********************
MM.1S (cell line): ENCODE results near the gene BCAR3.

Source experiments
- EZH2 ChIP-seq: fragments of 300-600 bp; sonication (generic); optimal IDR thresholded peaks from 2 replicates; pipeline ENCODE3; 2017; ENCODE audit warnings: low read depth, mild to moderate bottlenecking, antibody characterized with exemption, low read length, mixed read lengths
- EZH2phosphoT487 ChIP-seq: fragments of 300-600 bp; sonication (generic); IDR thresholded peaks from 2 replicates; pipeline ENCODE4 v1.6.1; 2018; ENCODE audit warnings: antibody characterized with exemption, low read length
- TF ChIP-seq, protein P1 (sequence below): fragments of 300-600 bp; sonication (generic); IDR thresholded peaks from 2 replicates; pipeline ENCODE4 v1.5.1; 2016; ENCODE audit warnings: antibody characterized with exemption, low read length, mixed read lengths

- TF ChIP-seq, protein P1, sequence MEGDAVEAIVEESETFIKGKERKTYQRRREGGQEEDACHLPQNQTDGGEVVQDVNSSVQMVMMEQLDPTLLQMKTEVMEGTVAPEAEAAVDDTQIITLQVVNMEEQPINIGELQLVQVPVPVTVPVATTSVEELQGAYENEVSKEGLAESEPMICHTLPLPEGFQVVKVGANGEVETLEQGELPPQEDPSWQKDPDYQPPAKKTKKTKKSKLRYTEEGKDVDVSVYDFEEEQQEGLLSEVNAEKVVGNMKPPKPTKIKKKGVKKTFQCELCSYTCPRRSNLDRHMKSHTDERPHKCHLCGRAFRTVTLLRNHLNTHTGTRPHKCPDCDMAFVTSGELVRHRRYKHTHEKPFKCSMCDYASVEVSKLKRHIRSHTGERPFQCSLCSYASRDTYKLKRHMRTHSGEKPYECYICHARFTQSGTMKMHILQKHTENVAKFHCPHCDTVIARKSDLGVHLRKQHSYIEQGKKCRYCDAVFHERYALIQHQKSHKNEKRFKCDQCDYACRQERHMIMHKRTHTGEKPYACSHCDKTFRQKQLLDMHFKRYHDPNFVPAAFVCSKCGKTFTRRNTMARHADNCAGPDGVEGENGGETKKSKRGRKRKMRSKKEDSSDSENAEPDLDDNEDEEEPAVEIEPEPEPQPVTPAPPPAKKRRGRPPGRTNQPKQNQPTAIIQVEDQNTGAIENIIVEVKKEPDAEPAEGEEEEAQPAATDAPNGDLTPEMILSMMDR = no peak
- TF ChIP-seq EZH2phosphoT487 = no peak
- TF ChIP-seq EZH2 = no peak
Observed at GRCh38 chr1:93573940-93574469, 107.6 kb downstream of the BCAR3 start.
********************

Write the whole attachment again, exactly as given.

MM.1S (cell line): ENCODE results near the gene BCAR3.

Source experiments
- EZH2 ChIP-seq: fragments of 300-600 bp; sonication (generic); optimal IDR thresholded peaks from 2 replicates; pipeline ENCODE3; 2017; ENCODE audit warnings: low read depth, mild to moderate bottlenecking, antibody characterized with exemption, low read length, mixed read lengths
- EZH2phosphoT487 ChIP-seq: fragments of 300-600 bp; sonication (generic); IDR thresholded peaks from 2 replicates; pipeline ENCODE4 v1.6.1; 2018; ENCODE audit warnings: antibody characterized with exemption, low read length
- TF ChIP-seq, protein P1 (sequence below): fragments of 300-600 bp; sonication (generic); IDR thresholded peaks from 2 replicates; pipeline ENCODE4 v1.5.1; 2016; ENCODE audit warnings: antibody characterized with exemption, low read length, mixed read lengths

- TF ChIP-seq, protein P1, sequence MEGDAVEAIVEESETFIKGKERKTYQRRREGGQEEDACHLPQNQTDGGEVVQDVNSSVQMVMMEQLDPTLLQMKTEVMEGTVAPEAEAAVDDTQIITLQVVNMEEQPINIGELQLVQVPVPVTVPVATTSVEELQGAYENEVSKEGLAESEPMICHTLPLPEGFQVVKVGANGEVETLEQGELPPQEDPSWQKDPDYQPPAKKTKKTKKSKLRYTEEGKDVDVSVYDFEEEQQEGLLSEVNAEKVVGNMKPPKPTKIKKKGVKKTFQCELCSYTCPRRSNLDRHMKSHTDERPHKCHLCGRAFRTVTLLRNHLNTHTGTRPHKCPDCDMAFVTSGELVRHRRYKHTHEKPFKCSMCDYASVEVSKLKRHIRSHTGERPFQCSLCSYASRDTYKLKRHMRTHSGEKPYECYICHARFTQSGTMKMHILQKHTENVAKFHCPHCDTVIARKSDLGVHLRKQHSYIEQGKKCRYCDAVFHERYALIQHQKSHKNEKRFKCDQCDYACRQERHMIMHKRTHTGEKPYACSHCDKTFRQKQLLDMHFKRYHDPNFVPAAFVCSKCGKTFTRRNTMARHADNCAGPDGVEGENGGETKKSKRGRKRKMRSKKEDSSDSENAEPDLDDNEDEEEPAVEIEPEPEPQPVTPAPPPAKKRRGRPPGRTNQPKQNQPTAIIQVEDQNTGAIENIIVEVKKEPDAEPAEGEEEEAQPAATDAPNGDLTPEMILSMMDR = no peak
- TF ChIP-seq EZH2phosphoT487 = no peak
- TF ChIP-seq EZH2 = no peak
Observed at GRCh38 chr1:93573940-93574469, 107.6 kb downstream of the BCAR3 start.